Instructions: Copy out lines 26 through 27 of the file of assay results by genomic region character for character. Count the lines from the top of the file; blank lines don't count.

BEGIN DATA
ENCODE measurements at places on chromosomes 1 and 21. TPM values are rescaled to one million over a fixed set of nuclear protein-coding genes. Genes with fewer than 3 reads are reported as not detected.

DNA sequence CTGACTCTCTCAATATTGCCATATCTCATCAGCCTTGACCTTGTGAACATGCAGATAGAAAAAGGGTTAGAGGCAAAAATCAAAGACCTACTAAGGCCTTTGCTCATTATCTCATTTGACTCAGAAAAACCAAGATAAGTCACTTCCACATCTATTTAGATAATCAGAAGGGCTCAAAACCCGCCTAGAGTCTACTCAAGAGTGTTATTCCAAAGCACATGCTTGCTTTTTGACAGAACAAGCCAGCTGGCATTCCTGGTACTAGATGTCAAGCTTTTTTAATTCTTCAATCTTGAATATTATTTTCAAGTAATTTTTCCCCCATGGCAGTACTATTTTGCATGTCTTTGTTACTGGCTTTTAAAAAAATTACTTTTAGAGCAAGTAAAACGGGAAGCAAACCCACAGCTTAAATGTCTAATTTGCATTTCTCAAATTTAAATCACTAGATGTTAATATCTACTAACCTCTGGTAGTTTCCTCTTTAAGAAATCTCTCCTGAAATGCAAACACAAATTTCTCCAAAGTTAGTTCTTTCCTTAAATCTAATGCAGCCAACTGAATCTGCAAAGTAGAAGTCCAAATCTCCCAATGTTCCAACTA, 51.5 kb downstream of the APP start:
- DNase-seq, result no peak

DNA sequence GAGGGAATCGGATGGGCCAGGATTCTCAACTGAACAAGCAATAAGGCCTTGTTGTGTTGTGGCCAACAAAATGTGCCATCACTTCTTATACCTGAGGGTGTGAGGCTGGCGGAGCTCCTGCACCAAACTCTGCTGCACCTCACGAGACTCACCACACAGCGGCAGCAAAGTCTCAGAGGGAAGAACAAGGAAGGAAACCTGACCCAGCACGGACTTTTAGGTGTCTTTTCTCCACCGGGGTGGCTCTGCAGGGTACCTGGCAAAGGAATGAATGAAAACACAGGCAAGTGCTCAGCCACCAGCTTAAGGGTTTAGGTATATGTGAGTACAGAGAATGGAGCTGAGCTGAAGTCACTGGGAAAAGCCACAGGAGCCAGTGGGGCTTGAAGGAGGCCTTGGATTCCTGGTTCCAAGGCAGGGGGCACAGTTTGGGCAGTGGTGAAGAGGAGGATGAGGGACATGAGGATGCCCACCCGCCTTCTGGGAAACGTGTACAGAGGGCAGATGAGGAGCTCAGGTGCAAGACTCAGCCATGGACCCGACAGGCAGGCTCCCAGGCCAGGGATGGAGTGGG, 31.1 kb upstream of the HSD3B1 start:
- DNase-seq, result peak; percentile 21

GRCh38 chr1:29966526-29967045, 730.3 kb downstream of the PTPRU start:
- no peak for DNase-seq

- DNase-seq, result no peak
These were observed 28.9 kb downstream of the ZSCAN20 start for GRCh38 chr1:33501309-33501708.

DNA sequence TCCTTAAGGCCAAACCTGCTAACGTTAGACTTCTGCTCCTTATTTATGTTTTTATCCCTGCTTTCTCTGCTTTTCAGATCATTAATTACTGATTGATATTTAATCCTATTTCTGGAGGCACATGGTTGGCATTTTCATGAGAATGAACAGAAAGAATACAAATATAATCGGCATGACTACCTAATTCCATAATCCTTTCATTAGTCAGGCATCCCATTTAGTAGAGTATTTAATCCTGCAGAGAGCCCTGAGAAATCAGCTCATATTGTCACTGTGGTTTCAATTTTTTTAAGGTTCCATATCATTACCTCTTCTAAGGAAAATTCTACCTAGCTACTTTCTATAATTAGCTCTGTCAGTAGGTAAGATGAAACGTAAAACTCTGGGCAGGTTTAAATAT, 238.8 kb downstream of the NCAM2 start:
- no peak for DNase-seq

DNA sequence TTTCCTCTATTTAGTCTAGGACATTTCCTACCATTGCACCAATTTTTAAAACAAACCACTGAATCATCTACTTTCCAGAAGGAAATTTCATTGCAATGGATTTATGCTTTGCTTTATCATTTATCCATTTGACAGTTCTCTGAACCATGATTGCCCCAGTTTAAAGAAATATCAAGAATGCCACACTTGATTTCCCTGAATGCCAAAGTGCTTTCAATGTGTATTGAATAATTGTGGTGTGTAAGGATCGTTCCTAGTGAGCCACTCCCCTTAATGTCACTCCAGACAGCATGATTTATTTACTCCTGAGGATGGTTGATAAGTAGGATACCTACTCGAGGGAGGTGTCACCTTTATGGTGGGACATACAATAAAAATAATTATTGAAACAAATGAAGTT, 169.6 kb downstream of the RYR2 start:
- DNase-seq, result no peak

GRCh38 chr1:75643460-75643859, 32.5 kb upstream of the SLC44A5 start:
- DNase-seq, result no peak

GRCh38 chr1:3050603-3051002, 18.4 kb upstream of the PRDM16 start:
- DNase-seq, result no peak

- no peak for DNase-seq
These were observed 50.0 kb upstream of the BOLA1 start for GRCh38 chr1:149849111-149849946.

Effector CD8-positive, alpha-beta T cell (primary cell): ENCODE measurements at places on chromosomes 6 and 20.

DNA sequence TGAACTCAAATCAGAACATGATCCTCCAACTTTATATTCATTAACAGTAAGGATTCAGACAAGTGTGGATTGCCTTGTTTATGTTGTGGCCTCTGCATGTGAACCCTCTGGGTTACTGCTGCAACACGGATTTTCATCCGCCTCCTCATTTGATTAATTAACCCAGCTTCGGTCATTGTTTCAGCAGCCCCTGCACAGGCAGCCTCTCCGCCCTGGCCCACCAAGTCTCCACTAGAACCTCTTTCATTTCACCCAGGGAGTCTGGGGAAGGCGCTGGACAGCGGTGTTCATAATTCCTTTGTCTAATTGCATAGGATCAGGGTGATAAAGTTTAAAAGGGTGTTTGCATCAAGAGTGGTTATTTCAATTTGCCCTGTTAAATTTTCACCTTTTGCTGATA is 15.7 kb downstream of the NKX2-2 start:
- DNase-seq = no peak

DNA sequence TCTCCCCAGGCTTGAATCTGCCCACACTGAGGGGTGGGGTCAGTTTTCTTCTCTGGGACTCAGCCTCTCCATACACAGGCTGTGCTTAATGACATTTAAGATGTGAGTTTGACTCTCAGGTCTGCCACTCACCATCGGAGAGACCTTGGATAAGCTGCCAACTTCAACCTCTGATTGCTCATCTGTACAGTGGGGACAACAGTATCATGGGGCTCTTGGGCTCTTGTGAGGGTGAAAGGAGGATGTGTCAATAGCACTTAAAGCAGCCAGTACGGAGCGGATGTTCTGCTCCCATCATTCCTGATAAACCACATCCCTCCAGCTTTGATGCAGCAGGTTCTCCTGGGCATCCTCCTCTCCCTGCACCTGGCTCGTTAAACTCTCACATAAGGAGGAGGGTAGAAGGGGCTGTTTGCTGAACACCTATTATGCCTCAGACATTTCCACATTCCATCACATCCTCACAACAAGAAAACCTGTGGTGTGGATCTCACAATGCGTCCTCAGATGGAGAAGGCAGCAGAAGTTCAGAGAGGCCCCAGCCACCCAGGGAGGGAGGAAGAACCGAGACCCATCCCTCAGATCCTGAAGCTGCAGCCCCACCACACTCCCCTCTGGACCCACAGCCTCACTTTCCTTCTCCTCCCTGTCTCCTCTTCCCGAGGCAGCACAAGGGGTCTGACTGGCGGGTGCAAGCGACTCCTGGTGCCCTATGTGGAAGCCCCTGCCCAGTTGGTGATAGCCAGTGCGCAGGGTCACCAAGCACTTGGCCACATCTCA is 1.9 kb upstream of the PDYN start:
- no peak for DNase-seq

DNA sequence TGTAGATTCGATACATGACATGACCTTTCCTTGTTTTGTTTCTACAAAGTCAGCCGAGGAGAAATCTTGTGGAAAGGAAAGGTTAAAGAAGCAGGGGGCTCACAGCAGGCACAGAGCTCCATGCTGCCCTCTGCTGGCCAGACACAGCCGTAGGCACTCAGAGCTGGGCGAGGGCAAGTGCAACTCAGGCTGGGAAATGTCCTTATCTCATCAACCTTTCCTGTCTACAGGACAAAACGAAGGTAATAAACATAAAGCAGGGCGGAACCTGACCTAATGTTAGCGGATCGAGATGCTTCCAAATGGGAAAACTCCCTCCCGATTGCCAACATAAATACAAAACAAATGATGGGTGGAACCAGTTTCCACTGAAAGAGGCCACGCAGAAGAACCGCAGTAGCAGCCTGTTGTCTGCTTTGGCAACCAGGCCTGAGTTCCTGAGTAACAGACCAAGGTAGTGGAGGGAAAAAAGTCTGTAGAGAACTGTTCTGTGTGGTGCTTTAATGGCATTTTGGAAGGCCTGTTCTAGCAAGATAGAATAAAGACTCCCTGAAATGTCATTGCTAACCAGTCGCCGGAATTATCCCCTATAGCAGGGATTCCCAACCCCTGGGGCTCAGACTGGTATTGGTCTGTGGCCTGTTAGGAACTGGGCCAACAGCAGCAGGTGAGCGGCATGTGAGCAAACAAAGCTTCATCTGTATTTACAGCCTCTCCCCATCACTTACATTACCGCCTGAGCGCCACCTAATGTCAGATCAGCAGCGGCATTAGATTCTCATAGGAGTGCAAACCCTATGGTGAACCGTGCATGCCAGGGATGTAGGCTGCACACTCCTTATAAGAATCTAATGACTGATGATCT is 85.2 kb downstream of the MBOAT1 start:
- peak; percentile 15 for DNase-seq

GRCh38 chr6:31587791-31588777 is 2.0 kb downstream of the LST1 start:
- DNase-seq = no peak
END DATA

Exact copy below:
- peak; percentile 15 for DNase-seq

GRCh38 chr6:31587791-31588777 is 2.0 kb downstream of the LST1 start: